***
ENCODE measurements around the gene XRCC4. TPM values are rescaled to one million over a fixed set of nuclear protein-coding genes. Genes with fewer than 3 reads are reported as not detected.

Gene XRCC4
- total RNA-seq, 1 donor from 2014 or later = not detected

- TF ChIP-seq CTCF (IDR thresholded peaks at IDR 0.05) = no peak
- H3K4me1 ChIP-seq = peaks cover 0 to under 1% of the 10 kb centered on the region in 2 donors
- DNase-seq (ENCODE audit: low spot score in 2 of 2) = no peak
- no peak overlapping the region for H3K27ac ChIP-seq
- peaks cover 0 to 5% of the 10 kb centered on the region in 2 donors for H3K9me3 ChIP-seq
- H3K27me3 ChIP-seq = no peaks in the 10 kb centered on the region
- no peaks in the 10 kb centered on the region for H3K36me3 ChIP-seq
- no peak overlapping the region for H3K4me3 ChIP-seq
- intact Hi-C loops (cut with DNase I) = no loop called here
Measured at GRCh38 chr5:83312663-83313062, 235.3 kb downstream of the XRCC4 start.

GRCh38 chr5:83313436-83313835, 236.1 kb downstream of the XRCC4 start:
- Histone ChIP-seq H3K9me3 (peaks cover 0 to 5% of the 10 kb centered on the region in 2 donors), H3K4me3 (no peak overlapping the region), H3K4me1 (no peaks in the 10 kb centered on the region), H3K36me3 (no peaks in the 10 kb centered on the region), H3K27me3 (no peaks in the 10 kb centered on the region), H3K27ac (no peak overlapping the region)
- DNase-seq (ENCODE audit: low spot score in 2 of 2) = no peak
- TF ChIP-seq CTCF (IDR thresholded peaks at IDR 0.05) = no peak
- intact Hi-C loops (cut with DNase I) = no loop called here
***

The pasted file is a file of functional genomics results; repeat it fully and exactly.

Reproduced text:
ENCODE measurements around the gene XRCC4. TPM values are rescaled to one million over a fixed set of nuclear protein-coding genes. Genes with fewer than 3 reads are reported as not detected.

Gene XRCC4
- total RNA-seq, 1 donor from 2014 or later = not detected

- TF ChIP-seq CTCF (IDR thresholded peaks at IDR 0.05) = no peak
- H3K4me1 ChIP-seq = peaks cover 0 to under 1% of the 10 kb centered on the region in 2 donors
- DNase-seq (ENCODE audit: low spot score in 2 of 2) = no peak
- no peak overlapping the region for H3K27ac ChIP-seq
- peaks cover 0 to 5% of the 10 kb centered on the region in 2 donors for H3K9me3 ChIP-seq
- H3K27me3 ChIP-seq = no peaks in the 10 kb centered on the region
- no peaks in the 10 kb centered on the region for H3K36me3 ChIP-seq
- no peak overlapping the region for H3K4me3 ChIP-seq
- intact Hi-C loops (cut with DNase I) = no loop called here
Measured at GRCh38 chr5:83312663-83313062, 235.3 kb downstream of the XRCC4 start.

GRCh38 chr5:83313436-83313835, 236.1 kb downstream of the XRCC4 start:
- Histone ChIP-seq H3K9me3 (peaks cover 0 to 5% of the 10 kb centered on the region in 2 donors), H3K4me3 (no peak overlapping the region), H3K4me1 (no peaks in the 10 kb centered on the region), H3K36me3 (no peaks in the 10 kb centered on the region), H3K27me3 (no peaks in the 10 kb centered on the region), H3K27ac (no peak overlapping the region)
- DNase-seq (ENCODE audit: low spot score in 2 of 2) = no peak
- TF ChIP-seq CTCF (IDR thresholded peaks at IDR 0.05) = no peak
- intact Hi-C loops (cut with DNase I) = no loop called here